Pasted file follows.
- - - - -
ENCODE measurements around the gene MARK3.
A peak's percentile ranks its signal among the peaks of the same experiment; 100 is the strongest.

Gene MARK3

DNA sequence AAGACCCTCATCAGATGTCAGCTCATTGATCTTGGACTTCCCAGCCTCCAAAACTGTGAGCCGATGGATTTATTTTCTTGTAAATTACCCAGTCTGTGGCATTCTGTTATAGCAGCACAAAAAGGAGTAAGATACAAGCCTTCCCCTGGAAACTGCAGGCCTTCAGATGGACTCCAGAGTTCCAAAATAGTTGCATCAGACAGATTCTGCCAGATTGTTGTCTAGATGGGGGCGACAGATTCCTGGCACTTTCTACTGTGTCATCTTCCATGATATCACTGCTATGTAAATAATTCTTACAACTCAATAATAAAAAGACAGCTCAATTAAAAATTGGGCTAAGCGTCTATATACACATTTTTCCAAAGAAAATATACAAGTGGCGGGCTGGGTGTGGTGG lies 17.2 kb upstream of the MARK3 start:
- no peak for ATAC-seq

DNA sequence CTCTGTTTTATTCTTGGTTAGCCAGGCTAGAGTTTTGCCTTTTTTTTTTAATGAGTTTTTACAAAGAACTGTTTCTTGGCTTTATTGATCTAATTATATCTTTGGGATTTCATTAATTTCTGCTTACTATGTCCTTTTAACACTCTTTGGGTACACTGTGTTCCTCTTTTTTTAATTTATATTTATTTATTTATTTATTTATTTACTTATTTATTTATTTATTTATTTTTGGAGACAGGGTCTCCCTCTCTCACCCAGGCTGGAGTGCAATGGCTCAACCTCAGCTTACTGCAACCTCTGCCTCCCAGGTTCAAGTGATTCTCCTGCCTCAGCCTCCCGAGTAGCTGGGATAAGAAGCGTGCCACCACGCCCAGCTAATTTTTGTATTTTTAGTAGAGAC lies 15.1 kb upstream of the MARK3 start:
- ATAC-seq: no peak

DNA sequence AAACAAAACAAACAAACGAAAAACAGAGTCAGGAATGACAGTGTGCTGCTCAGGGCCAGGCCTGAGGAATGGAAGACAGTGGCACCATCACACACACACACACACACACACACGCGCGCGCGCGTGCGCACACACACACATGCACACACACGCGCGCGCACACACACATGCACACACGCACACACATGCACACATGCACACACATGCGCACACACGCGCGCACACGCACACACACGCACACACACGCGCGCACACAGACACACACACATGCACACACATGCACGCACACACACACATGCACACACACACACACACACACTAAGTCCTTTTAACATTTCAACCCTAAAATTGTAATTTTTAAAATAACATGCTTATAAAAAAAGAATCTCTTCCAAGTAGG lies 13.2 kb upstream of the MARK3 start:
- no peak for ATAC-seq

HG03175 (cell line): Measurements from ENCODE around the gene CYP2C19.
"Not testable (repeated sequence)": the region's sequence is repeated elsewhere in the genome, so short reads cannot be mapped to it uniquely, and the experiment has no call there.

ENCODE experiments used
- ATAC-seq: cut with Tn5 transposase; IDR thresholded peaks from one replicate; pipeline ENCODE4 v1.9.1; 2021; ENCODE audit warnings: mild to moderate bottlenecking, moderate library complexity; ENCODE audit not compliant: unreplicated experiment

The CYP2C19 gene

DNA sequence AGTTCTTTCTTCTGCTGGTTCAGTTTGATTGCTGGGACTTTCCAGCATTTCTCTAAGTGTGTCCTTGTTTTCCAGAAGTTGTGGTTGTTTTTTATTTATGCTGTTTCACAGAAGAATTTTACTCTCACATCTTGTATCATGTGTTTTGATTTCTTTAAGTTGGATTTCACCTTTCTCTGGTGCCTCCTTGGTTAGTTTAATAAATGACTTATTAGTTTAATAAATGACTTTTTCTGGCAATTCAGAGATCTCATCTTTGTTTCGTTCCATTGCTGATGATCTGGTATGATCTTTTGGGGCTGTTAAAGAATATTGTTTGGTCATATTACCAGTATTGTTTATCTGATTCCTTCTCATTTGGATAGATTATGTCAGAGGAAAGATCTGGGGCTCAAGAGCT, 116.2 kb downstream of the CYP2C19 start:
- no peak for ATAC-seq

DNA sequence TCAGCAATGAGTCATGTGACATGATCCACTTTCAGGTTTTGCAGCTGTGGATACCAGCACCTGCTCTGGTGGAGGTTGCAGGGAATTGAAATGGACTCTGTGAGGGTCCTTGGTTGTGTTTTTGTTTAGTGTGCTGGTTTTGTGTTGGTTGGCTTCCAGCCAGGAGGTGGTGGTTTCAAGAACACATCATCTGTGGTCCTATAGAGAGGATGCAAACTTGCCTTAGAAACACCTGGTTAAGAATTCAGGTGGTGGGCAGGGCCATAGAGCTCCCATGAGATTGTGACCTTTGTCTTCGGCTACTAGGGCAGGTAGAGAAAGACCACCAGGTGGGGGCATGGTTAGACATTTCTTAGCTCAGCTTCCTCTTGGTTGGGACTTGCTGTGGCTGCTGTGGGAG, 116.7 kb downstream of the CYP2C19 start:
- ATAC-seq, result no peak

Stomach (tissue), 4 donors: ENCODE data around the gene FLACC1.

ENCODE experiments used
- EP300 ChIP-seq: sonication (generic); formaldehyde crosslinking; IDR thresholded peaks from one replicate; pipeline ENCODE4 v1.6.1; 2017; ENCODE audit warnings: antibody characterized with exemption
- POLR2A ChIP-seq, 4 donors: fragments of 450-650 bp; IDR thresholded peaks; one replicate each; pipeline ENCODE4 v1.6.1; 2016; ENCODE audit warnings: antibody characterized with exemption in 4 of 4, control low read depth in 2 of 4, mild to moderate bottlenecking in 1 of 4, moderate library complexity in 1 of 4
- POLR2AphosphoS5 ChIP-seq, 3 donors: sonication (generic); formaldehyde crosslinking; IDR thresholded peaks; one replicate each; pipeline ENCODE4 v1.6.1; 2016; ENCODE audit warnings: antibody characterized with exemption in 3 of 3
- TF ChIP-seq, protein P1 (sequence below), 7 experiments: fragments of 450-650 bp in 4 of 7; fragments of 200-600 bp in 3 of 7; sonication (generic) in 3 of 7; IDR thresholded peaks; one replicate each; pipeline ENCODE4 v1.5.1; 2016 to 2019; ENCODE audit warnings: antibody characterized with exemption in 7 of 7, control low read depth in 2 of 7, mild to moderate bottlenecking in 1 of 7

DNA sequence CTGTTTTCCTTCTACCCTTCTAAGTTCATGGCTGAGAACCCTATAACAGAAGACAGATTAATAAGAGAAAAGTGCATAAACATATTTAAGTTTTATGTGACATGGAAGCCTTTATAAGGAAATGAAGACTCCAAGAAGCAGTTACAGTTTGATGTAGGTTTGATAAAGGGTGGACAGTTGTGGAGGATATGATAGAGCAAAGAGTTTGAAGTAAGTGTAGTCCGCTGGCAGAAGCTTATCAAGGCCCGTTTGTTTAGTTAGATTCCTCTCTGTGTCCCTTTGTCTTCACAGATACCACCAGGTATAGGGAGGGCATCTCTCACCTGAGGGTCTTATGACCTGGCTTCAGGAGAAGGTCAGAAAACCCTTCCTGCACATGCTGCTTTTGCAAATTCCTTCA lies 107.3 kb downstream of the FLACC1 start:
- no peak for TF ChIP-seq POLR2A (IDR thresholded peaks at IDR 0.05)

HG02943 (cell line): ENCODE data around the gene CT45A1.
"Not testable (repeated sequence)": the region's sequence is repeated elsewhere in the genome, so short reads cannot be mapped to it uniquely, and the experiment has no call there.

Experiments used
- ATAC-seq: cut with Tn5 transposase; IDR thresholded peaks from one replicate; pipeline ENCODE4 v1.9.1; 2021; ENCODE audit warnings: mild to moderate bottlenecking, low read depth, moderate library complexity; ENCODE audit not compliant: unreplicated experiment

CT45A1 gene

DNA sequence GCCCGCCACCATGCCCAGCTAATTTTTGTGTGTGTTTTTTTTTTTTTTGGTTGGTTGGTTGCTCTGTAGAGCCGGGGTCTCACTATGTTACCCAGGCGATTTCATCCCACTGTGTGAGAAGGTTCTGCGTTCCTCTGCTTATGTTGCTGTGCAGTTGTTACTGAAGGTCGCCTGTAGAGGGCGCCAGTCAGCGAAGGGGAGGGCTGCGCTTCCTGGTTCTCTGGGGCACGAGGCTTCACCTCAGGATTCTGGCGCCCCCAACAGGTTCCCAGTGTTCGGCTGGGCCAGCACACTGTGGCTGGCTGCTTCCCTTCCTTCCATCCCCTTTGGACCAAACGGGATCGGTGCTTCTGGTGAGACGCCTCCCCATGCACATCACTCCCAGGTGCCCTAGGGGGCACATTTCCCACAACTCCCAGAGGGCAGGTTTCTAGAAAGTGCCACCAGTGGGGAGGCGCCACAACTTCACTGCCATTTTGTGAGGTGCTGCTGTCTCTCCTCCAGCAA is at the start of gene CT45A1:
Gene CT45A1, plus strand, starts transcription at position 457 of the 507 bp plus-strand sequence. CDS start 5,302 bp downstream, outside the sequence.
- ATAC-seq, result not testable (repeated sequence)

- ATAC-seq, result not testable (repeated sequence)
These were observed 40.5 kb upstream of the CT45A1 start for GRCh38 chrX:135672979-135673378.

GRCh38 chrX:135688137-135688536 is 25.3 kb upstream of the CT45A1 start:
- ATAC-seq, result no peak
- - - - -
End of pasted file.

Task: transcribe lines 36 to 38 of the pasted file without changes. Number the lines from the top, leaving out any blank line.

These were observed 40.5 kb upstream of the CT45A1 start for GRCh38 chrX:135672979-135673378.

GRCh38 chrX:135688137-135688536 is 25.3 kb upstream of the CT45A1 start:
- ATAC-seq, result no peak